Personal and Ubiquitous Computing

, Volume 18, Issue 7, pp 1737–1752 | Cite as

Reflection-through-performance: personal implications of documenting health behaviors for the collective

Original Article


Previous work has examined how technology can support health behavior monitoring in social contexts. These tools incentivize behavior documentation through the promise of virtual rewards, rich visualizations, and improved co-management of disease. Social influence is leveraged to motivate improved behaviors through friendly competition and the sharing of emotional and informational support. Prior work has described how by documenting and sharing behaviors in these tools, people engage in performances of the self. This performance happens as users selectively determine what information to share and hide, crafting a particular portrayal of their identity. Much of the prior work in this area has examined the implications of systems that encourage people to share their behaviors with friends, family, and geographically distributed strangers. In this paper, we report upon the performative nature of behavior sharing in a system created for a different social group: the local neighborhood. We designed Community Mosaic (CM), a system with a collectivistic focus: this tool asks users to document their behaviors using photographs and text, but not for their own benefit—for the benefit of others in their community. Through a 6-week deployment of CM, we evaluated the nature of behavior sharing in this system, including participants’ motivations for sharing, the way in which this sharing happened, and the reflexive impact of sharing. Our findings highlight the performative aspects of photograph staging and textual narration and how sharing this content led participants to become more aware and evaluative of their behaviors, and led them to try to eat more healthfully. We conclude with recommendations for behavior monitoring tools, specifically examining the implications of users’ perceived audience and automated behavioral tracking on opportunities for reflection-through-performance.


Health monitoring Reflection Performance Social computing Community computing Nutrition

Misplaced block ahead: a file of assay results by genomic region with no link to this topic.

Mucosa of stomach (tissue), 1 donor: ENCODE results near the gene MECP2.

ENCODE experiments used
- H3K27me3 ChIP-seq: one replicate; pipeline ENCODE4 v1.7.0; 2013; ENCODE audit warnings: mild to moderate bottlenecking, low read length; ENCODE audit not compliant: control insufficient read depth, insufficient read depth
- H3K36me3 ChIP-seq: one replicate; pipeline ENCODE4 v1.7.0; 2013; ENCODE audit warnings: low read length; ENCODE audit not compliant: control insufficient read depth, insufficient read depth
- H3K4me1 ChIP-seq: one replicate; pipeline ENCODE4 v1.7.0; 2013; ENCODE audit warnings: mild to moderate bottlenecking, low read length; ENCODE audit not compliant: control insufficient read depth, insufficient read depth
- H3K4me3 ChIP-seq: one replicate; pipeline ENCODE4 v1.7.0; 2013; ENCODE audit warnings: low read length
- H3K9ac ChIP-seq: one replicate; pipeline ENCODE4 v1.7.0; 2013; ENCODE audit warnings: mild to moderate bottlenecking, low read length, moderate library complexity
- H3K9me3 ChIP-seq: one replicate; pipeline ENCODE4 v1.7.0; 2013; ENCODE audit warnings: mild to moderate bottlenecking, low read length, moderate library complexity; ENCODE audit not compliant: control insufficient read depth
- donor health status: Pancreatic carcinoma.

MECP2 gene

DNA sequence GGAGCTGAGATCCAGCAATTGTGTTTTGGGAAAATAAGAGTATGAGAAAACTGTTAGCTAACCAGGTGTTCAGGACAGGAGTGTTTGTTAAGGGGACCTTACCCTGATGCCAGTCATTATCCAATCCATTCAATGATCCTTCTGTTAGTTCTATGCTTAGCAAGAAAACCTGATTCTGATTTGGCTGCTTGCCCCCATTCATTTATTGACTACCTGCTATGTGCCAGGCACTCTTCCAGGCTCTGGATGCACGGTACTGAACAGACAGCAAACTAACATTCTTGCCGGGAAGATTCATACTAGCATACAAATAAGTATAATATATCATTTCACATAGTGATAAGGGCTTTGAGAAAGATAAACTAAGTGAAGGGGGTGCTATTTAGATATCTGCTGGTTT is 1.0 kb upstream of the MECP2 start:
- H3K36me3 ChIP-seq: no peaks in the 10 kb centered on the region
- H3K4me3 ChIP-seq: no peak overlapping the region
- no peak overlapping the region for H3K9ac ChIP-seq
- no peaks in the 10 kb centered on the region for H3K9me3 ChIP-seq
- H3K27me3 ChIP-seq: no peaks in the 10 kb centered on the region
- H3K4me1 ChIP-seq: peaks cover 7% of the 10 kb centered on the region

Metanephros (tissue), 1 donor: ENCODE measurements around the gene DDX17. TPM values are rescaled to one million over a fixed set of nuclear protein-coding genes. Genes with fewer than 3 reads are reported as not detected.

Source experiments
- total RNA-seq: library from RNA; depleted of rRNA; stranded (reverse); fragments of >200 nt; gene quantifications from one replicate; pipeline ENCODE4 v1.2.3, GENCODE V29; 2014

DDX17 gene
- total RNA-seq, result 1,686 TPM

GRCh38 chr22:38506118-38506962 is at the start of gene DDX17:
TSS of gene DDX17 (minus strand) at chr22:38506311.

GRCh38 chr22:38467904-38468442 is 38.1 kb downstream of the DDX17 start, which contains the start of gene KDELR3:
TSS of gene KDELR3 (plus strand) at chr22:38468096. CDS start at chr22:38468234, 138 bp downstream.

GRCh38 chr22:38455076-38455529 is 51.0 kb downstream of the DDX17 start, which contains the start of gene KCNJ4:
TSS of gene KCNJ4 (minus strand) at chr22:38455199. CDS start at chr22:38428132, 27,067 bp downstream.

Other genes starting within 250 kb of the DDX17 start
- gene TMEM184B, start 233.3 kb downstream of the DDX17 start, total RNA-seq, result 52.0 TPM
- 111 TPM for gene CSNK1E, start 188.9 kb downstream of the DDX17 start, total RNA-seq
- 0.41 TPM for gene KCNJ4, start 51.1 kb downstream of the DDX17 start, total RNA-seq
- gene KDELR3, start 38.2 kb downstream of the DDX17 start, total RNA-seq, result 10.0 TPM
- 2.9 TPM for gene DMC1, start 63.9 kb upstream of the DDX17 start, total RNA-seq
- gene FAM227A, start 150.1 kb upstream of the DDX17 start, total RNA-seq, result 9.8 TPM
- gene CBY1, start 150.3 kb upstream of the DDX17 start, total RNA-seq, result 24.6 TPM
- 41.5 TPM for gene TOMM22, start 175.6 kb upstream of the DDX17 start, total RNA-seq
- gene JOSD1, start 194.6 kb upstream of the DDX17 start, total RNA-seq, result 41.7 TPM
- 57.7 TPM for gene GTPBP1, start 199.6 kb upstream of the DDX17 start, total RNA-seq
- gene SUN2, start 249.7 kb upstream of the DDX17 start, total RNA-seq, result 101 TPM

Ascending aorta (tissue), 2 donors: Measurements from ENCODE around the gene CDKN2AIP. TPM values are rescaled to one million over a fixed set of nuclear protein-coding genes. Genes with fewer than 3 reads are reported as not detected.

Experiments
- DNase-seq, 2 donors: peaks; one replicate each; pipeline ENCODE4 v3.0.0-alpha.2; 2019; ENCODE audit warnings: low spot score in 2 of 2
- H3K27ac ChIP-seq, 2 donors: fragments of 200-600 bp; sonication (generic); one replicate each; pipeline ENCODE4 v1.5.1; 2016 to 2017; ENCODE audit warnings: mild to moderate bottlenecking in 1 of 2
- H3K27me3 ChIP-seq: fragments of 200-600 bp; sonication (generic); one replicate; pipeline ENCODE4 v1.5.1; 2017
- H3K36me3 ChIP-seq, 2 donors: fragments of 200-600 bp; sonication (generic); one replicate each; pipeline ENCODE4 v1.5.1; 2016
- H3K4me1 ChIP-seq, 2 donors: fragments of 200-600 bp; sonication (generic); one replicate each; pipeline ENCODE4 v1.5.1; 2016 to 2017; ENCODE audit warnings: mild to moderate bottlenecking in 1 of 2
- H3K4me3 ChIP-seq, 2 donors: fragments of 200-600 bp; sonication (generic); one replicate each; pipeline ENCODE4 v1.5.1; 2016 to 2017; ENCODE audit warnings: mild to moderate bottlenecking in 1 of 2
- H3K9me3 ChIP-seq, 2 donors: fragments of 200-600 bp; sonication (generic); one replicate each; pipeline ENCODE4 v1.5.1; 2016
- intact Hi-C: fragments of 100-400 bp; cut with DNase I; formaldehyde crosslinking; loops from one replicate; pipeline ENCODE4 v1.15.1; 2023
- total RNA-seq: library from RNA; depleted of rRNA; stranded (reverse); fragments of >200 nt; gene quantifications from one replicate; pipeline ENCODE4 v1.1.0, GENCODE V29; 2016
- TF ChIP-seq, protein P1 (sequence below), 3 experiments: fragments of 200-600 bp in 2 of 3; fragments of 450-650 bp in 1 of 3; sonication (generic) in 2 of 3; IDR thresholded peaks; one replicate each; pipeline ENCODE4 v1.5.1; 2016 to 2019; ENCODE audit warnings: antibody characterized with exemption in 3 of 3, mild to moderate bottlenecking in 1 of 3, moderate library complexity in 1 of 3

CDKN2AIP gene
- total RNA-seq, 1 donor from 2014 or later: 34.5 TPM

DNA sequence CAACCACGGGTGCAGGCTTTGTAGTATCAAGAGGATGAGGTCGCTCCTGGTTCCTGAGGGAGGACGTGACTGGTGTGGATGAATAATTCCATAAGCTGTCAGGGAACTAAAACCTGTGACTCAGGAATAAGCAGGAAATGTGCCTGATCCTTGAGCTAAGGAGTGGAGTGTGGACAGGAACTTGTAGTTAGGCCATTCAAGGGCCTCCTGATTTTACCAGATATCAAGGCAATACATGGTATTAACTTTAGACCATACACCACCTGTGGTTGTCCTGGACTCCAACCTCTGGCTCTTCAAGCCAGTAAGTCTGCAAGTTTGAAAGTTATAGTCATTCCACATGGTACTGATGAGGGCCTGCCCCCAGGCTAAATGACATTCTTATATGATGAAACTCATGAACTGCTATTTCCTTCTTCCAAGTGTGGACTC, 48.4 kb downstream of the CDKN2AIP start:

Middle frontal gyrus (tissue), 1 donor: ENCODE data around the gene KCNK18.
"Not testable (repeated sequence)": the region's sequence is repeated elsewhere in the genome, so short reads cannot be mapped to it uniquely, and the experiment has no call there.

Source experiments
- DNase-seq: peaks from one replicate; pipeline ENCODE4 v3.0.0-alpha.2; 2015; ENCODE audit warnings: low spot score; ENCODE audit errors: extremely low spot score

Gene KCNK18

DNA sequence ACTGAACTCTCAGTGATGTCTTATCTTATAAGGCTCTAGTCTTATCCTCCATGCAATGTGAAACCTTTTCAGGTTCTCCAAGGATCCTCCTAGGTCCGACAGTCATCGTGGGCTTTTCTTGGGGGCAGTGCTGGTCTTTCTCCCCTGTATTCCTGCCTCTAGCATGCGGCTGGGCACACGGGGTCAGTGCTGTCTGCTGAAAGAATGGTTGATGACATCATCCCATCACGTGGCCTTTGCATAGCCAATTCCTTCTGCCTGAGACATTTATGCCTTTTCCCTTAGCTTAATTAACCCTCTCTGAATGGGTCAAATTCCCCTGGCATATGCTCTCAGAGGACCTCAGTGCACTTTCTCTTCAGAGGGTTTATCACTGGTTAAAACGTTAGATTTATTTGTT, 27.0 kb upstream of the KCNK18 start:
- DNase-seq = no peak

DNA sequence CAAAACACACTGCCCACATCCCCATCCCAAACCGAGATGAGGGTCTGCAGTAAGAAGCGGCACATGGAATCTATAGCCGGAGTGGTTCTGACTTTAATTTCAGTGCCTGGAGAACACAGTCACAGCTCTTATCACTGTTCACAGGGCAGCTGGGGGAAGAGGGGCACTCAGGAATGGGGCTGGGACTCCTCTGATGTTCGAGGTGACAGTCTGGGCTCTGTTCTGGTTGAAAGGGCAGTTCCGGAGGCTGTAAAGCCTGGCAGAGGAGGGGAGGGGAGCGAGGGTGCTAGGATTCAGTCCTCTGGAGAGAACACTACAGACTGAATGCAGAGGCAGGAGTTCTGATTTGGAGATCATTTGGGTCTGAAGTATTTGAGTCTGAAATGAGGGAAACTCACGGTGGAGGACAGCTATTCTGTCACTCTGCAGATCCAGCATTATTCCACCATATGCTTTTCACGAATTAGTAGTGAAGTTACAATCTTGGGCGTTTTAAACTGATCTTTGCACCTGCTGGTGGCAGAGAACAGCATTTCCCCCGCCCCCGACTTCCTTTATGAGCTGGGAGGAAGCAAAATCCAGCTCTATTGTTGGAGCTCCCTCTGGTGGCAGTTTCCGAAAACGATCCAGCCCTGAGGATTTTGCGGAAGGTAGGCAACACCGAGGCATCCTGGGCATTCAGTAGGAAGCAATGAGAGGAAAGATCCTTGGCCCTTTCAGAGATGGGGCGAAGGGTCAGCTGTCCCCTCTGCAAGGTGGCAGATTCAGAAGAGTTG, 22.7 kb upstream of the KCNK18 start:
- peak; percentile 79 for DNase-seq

Community Mosaic


Human–computer interaction


Information and communication technologies

1 Introduction

As researchers continue to envision how technology can transform healthcare, one trend has been to design systems that help people become more aware of their current health-related behaviors [3, 12, 34, 45, 48]. Some systems support personal monitoring and reflection1 (e.g., [13]), while many others support these activities in a social setting [3, 4, 8, 26, 32]. Much of the research on social health monitoring has examined how systems can support tracking and reflection in small and large family and friend networks (e.g., [32, 69, 70]) and even among geographically distributed strangers [28, 46]. For example, PatientsLikeMe is a website that allows individuals with serious health problems to document and share detailed information about their conditions, medication regimes and disease progressions with strangers who have the same condition [23]. Users are encouraged to document not only for their own sake, but so that others might learn from their trajectory of experience.

In a similar vein to PatientsLikeMe and motivated by the extensive public health literature showing the importance of community-based interventions, particularly in low-income contexts [52], we developed a system called Community Mosaic (CM). CM aims to help residents work together to overcome local barriers to healthy eating. The novelty of CM is its collectivistic premise: The system encourages users to document how they are trying to eat healthfully specifically and primarily for the benefit of others. As such, CM minimizes individualistic features; for example, the system does not facilitate the personal monitoring of one’s behaviors or the historical visualization of these behaviors as other tools do [12, 29]. While such features are incredibly useful, we were motivated by prior work suggesting the value of collectivism in ethnic minority populations, the primary demographic in our target neighborhoods [36, 37]. As such, designing CM allowed us to explore the implications of an interface that prioritizes visualizing the collective healthy eating successes of the group and group reactions to these successes. Furthermore, motivated by prior public health research that empowers community residents to encourage behavior change [61, 64], our goal was to study how technology can help people care for their communities by sharing their behaviors in a way that hopefully inspires others to eat healthfully.

In our previous work [60], we discussed how sharing messages in CM helped users develop their identities as health advocates. The contribution of the current paper is our analysis of additional benefits of message production and sharing for the content creators. In particular, we discuss how the tasks involved in documenting one’s behaviors for the benefit of others helped users become more aware and analytical of their behaviors and compelled them to make small changes to their own diet. In addition, we discuss the performative nature of content contributors’ interactions with CM and reflect upon the connections between this performance and the personal benefits that users gained from sharing.